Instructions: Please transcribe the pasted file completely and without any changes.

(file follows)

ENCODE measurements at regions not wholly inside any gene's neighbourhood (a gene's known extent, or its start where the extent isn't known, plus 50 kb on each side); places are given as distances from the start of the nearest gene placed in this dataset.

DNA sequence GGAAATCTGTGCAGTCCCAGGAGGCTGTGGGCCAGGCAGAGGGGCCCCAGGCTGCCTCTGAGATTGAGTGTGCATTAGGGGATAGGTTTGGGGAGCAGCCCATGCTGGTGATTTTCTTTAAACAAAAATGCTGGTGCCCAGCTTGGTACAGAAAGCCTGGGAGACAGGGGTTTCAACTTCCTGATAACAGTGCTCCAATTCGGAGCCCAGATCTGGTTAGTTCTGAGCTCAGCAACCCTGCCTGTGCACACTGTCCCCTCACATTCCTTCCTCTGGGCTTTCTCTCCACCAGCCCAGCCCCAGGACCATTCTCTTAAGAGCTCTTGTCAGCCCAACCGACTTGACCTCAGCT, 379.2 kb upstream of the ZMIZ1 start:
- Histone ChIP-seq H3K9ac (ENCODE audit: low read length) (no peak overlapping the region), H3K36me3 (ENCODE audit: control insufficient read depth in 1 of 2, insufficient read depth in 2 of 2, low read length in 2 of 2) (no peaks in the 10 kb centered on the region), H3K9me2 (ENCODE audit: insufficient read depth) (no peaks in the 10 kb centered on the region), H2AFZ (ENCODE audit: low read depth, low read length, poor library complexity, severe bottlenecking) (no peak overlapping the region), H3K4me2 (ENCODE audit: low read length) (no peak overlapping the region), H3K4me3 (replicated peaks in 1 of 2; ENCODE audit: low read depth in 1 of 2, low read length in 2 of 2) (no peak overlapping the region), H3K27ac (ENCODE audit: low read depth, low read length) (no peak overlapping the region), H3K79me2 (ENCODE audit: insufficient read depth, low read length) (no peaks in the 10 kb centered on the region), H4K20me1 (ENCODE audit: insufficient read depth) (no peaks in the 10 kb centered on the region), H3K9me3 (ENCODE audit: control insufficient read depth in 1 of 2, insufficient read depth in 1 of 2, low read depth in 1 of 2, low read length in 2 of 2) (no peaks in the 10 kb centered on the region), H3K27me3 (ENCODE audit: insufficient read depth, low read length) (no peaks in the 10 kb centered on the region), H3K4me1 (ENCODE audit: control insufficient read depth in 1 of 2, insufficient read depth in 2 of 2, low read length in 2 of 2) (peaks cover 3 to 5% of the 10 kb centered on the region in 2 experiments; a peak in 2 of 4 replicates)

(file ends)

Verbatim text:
ENCODE measurements at regions not wholly inside any gene's neighbourhood (a gene's known extent, or its start where the extent isn't known, plus 50 kb on each side); places are given as distances from the start of the nearest gene placed in this dataset.

DNA sequence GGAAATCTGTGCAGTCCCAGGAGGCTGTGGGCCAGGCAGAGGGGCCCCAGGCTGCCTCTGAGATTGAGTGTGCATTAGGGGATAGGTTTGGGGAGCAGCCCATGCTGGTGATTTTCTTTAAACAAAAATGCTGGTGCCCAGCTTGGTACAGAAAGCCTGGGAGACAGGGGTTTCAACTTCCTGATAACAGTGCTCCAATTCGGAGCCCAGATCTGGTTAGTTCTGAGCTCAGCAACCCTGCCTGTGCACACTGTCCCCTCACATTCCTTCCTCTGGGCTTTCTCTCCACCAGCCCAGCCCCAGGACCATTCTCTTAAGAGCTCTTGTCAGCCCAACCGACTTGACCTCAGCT, 379.2 kb upstream of the ZMIZ1 start:
- Histone ChIP-seq H3K9ac (ENCODE audit: low read length) (no peak overlapping the region), H3K36me3 (ENCODE audit: control insufficient read depth in 1 of 2, insufficient read depth in 2 of 2, low read length in 2 of 2) (no peaks in the 10 kb centered on the region), H3K9me2 (ENCODE audit: insufficient read depth) (no peaks in the 10 kb centered on the region), H2AFZ (ENCODE audit: low read depth, low read length, poor library complexity, severe bottlenecking) (no peak overlapping the region), H3K4me2 (ENCODE audit: low read length) (no peak overlapping the region), H3K4me3 (replicated peaks in 1 of 2; ENCODE audit: low read depth in 1 of 2, low read length in 2 of 2) (no peak overlapping the region), H3K27ac (ENCODE audit: low read depth, low read length) (no peak overlapping the region), H3K79me2 (ENCODE audit: insufficient read depth, low read length) (no peaks in the 10 kb centered on the region), H4K20me1 (ENCODE audit: insufficient read depth) (no peaks in the 10 kb centered on the region), H3K9me3 (ENCODE audit: control insufficient read depth in 1 of 2, insufficient read depth in 1 of 2, low read depth in 1 of 2, low read length in 2 of 2) (no peaks in the 10 kb centered on the region), H3K27me3 (ENCODE audit: insufficient read depth, low read length) (no peaks in the 10 kb centered on the region), H3K4me1 (ENCODE audit: control insufficient read depth in 1 of 2, insufficient read depth in 2 of 2, low read length in 2 of 2) (peaks cover 3 to 5% of the 10 kb centered on the region in 2 experiments; a peak in 2 of 4 replicates)